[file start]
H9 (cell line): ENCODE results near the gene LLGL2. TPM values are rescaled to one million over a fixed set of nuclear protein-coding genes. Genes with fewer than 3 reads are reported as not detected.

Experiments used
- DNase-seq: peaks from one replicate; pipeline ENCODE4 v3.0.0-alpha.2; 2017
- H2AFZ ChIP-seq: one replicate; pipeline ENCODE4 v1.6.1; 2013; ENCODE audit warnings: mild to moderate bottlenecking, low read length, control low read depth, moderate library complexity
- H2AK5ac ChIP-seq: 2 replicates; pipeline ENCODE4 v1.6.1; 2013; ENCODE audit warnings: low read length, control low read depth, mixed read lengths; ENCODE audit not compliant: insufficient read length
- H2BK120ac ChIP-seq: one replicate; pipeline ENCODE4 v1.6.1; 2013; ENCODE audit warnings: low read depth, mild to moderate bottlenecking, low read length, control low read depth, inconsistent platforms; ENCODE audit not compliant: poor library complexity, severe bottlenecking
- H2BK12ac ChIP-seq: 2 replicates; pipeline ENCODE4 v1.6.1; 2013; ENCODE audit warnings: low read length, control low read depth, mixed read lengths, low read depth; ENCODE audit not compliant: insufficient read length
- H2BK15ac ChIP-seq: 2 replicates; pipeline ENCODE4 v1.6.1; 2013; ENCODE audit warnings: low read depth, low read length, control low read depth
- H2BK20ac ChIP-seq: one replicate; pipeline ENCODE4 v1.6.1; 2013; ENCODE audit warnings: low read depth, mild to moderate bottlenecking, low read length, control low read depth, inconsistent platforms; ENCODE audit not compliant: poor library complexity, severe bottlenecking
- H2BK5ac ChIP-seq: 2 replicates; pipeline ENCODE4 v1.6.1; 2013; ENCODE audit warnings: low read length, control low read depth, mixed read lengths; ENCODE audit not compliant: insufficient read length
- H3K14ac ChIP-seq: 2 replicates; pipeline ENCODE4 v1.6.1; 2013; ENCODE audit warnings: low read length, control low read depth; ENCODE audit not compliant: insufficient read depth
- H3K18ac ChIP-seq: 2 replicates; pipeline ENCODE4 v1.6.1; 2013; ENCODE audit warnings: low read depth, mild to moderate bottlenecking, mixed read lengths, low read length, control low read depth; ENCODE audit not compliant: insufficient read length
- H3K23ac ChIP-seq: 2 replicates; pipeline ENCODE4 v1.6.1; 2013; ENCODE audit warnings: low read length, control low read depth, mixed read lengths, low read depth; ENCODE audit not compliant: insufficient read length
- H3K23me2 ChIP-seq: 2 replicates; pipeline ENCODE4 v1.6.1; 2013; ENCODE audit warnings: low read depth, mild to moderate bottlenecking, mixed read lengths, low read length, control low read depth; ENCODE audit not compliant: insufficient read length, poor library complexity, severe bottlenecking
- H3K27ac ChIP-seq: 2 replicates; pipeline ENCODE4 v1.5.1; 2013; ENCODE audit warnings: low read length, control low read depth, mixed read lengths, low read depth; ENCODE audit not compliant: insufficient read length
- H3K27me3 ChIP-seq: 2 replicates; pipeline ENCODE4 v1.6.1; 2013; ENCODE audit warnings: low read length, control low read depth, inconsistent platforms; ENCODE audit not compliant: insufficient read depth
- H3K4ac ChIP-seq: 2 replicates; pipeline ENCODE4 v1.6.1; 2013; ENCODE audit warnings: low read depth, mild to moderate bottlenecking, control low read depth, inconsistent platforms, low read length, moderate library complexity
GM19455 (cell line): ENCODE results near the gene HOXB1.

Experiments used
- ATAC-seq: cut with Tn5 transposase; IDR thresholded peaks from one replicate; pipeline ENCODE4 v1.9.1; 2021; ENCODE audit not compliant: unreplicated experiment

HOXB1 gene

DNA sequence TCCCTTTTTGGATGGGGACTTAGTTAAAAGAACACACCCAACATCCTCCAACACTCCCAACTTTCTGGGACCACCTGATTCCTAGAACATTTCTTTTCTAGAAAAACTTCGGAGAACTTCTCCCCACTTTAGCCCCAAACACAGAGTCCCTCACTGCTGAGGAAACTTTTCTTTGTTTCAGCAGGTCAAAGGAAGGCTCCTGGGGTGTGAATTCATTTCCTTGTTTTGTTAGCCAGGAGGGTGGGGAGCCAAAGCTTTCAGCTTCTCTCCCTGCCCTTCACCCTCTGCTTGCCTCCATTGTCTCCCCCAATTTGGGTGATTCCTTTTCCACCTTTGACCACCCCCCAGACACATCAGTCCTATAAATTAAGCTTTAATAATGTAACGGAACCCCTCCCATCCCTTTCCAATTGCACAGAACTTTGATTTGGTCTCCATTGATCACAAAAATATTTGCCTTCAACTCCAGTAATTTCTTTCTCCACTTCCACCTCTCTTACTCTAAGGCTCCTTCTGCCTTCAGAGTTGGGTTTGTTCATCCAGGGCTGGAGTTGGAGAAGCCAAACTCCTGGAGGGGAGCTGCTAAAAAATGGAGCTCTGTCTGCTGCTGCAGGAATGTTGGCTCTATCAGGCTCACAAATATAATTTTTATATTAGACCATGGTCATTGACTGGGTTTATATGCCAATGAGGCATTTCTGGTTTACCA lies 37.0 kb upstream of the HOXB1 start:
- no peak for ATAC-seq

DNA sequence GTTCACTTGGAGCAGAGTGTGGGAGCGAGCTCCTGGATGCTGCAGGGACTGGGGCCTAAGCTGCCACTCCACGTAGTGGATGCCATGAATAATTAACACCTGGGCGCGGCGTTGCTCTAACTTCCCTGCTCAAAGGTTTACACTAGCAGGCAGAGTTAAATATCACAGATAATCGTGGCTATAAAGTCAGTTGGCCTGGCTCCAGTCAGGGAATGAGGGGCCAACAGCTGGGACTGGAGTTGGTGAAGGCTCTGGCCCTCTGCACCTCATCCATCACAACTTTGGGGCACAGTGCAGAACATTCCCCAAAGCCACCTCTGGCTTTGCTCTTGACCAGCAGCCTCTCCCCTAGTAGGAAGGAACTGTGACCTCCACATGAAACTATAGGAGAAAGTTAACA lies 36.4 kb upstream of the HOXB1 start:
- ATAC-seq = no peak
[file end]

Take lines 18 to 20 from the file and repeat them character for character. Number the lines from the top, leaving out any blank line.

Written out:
GM19455 (cell line): ENCODE results near the gene HOXB1.

Experiments used
- ATAC-seq: cut with Tn5 transposase; IDR thresholded peaks from one replicate; pipeline ENCODE4 v1.9.1; 2021; ENCODE audit not compliant: unreplicated experiment